Being from Los Angeles and very connected to the entertainment community, I found myself working on many high profile clients right out of massage therapy school. My clientele consisted of celebrities, soap opera actors and actresses, and musicians. It was fun, fast paced and high paid. However, I always knew I needed something more meaningful.
Very early on, I had a great opportunity to provide massage therapy for those who would benefit most from touch, people who were considered to be “untouchable”. Men, women and children diagnosed with HIV/AIDS. At the time, there was significant stigma associated with this diagnosis. Hands-on care providers took enormous precautions, as many believed you could contract the disease via touch. Patients were isolated and left alone, out of touch with others around them. Slowly, I started referring my high paying celebrity clients to other practitioners. So, I would have more time to provide the care that I valued most.
Through a series of choices, I started to create my opportunity. Early on, I realized children were very much considered untouchable members of our society. So, I dug deep into research looking for anything that would relate to pediatric massage therapy. I read everything I could get my hands on, always striving to demonstrate the benefits of massage therapy for infants and children. Using occupational therapy, physical therapy, movement therapies, and pediatric mental health studies, I began to develop and share pediatric massage information with other therapists.
Together, with a group of dedicated colleagues, we worked hard to begin the first comprehensive pediatric massage program in the United States. There were many challenges from physicians, other colleagues and hospital administration. However, over time, with research and a strong “soap box” to stand on, it finally happened, massage therapy and nurturing touch was being provided in the pediatric healthcare setting.
Since that first pediatric hospital program, I have gone on to create more pediatric massage programs internationally, and started the nonprofit organization, Liddle Kidz Foundation, to support this work. I soon realized that as much as I valued the message, “All kids need nurturing touch”, how would others know about it?
A big choice I made about five years ago was sparked by my husband. My husband is a professional recording artist who just happens to own a tour bus. So, in the summer of 2007, I arrived home to Los Angeles, after being away again teaching and lecturing, and he proposed an idea. Let’s move into the bus, leave Los Angeles, and begin a new adventure traveling full time so you can fulfill your dream of sharing infant and pediatric massage all over the world.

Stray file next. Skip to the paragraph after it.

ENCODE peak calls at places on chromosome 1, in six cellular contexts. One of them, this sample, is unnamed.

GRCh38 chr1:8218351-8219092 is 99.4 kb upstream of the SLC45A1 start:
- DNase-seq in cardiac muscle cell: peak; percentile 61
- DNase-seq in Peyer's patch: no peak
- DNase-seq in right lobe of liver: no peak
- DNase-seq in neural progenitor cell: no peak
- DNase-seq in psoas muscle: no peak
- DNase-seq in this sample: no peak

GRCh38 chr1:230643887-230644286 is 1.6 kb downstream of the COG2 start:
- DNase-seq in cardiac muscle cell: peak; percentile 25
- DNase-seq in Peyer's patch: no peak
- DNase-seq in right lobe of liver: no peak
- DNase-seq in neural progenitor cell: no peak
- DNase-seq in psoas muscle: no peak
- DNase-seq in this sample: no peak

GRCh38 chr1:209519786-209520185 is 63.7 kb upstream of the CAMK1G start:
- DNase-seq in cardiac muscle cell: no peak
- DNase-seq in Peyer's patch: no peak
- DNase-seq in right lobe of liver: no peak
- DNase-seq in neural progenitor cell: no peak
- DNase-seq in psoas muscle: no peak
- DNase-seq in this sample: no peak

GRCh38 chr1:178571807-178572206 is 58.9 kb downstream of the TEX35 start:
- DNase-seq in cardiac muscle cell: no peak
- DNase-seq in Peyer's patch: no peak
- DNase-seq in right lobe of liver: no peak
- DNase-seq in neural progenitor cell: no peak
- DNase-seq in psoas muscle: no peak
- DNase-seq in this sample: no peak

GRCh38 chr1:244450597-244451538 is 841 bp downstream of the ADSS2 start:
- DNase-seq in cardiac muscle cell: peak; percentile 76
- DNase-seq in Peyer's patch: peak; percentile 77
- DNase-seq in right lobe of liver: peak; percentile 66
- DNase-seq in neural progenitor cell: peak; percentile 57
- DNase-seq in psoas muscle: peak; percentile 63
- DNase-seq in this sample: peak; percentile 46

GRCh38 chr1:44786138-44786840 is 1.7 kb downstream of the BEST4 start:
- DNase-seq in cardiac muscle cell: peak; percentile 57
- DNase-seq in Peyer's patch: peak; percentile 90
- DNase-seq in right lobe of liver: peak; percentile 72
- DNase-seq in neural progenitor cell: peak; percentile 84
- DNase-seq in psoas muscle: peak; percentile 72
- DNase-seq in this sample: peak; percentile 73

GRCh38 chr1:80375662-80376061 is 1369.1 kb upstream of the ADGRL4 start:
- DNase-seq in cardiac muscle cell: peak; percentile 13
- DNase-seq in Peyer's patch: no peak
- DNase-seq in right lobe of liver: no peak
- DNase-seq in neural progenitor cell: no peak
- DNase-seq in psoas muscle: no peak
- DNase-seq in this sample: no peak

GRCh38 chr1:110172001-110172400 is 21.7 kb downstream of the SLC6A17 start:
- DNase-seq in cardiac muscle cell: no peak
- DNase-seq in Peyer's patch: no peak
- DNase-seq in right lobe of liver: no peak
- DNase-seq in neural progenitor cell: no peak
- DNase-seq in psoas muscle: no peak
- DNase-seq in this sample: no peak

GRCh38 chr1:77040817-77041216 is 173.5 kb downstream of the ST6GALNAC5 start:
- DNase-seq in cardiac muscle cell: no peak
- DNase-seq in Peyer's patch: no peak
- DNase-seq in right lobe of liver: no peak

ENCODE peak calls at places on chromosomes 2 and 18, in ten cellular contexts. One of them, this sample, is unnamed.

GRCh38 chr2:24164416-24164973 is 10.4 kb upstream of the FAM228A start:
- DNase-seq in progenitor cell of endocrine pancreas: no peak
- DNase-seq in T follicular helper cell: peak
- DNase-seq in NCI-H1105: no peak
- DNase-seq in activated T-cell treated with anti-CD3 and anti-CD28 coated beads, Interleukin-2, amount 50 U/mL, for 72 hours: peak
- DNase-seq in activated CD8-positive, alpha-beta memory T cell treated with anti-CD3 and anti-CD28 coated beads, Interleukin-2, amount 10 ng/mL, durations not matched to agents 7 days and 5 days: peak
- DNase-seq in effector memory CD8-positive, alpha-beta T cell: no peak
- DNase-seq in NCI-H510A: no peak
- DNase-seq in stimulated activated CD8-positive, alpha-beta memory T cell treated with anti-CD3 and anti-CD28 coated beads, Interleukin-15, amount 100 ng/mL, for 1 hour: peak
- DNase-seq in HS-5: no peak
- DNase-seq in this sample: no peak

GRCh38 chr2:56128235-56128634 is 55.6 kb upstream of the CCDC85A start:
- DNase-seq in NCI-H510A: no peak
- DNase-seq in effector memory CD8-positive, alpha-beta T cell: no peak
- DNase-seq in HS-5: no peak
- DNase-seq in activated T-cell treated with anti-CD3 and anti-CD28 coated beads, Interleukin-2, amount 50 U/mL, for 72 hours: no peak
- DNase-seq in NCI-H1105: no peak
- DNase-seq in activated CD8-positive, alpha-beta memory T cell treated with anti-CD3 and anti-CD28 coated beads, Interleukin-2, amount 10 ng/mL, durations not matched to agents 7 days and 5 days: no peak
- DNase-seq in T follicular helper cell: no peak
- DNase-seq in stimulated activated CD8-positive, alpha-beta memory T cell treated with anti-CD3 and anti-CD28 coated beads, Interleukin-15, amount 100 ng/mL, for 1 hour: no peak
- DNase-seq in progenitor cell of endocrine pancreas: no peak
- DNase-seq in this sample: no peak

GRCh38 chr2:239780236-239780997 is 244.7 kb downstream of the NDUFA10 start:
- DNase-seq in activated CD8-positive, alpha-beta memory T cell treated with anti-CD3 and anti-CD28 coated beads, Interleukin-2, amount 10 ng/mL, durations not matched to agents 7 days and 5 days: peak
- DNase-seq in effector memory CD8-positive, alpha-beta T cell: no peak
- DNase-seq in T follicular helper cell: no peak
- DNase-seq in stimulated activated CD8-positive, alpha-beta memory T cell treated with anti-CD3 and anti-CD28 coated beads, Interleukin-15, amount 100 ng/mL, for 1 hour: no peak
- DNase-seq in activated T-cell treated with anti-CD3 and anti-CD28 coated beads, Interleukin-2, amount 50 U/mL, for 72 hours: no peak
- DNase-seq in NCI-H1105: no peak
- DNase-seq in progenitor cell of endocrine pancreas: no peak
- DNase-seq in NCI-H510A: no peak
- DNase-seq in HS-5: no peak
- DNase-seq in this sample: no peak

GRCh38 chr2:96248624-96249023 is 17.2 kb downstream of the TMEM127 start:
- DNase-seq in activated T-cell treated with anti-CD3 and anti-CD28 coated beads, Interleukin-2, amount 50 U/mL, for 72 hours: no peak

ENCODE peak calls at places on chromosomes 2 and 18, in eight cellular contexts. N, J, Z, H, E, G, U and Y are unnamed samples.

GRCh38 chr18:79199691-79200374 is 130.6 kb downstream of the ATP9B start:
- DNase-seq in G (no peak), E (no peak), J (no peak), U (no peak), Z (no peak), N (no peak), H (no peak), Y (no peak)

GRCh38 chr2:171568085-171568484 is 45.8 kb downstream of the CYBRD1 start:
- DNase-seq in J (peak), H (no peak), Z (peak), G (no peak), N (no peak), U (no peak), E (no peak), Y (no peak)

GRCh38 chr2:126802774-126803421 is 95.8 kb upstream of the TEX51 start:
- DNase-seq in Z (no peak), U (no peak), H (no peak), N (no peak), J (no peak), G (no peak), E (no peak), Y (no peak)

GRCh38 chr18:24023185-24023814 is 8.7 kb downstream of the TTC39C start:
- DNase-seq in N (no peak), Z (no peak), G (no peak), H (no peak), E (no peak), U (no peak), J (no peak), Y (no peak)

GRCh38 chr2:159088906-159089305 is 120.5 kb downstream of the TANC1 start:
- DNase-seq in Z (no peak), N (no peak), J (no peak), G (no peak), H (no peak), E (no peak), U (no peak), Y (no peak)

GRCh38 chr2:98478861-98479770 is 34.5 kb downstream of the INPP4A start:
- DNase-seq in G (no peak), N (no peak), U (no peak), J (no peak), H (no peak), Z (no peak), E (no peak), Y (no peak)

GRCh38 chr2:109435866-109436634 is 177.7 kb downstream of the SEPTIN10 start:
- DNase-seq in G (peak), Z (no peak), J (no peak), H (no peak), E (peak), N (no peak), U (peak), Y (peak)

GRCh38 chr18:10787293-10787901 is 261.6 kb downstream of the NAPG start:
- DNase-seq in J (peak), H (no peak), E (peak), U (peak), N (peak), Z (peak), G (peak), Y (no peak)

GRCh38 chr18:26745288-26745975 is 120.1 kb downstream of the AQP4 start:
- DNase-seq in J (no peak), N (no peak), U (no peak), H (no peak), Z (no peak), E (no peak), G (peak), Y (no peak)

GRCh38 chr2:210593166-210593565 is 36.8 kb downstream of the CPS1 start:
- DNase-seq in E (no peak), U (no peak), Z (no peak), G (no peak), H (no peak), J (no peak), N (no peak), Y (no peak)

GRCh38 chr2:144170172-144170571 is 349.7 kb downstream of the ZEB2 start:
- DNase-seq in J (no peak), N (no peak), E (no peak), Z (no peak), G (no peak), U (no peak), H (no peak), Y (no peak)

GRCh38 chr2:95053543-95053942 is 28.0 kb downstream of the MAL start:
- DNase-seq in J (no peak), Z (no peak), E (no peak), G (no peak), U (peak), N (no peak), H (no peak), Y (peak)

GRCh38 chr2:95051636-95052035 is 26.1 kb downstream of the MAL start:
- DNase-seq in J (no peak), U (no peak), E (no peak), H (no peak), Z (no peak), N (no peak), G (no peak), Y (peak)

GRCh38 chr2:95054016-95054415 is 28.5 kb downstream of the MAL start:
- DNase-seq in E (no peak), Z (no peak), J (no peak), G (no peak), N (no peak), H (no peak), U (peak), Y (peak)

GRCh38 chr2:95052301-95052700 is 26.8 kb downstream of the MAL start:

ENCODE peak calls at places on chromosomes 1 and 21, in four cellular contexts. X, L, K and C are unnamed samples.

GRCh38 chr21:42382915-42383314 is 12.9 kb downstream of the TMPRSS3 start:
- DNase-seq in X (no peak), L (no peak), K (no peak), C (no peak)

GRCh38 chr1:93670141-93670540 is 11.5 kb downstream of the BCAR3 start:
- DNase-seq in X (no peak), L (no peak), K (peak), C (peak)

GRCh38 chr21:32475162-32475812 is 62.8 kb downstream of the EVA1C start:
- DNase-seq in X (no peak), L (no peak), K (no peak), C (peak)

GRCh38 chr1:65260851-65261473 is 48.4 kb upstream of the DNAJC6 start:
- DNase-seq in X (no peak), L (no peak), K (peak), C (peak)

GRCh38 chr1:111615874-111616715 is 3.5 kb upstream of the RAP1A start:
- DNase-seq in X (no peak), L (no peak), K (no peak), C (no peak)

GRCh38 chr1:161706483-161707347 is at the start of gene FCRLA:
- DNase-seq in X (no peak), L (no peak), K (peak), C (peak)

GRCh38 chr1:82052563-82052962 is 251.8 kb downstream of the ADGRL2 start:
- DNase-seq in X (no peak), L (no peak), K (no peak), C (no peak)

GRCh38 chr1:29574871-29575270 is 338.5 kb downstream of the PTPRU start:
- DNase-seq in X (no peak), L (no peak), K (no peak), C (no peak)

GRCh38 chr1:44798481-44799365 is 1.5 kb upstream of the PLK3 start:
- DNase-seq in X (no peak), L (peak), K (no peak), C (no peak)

This innovative approach has allowed me the unique approach to lecture, present and teach every weekend in a different location. I have presented in almost every US state, Canadian Province, Europe, Thailand, Vietnam and Japan. I have received invitations to present in Turkey, Nepal, Australia, China and India.
In addition to educational courses, and pediatric massage program development, the Liddle Kidz Foundation has an overseas outreach component using the power of touch to reach the world’s most vulnerable children with experiences of appropriate nurturing touch that they often lack.
With nurturing, compassion and touch therapy, children will develop and reach their full potential. We strive to address their critical tactile needs by working directly with their families and healthcare providers in pediatric hospitals, hospices, and orphanages to provide comprehensive nurturing services, consultation, education, program development and support. Liddle Kidz Foundation is committed to furthering the development of touch therapy services for vulnerable and underserved populations internationally. Through education and support we work to create replicable and sustainable change.
Every year, the Liddle Kidz Foundation organizes volunteer therapists to provide nurturing touch and education in other countries. Recent outreach trips have included bringing nurturing touch to orphaned infants and children in Thailand, Japan and Vietnam. In the fall of 2012, 20 volunteers, selected from over 1,000 applicants, will return to Vietnam. During their 18 day journey, volunteers will provide pediatric and infant massage in 14 facilities, provide care to thousands of children and educate hundreds of caregivers to continue this much needed therapy long after their return to North America.
Children who participate in our outreach programs often have the effects of trauma associated with being isolated and abandoned, as well as, a host of special healthcare needs and birth defects including AIDS/HIV, Cerebral Palsy, Hydrocephelus, Spina Bifida, Down Syndrome, Autism/ASD, Muscular Dystrophy, landmine survivors, children with visual and hearing impairments, mental, neurological and physical impairments. It is vitally important that all children receive adequate amounts of nurturing touch, but especially important for children with different abilities, who may suffer the many negative effects of isolation.
The success of the foundation has exceeded my wildest dreams. Each year, I train and certify hundreds of professionals to educate families in infant and pediatric massage, to work in pediatric healthcare settings, to provide massage in the neonatal intensive care unit, to use nurturing touch for children in hospice care, to touch safely without fear of spreading cancer and to aid every child under their care to grow and develop.
My focus is on developing new programs and reaching more people. I am happy to play a small role in seeing the number of those educated on the benefits of infant and pediatric massage increase exponentially beyond count.
Just by default, making a positive difference in your life makes a difference in the lives of others.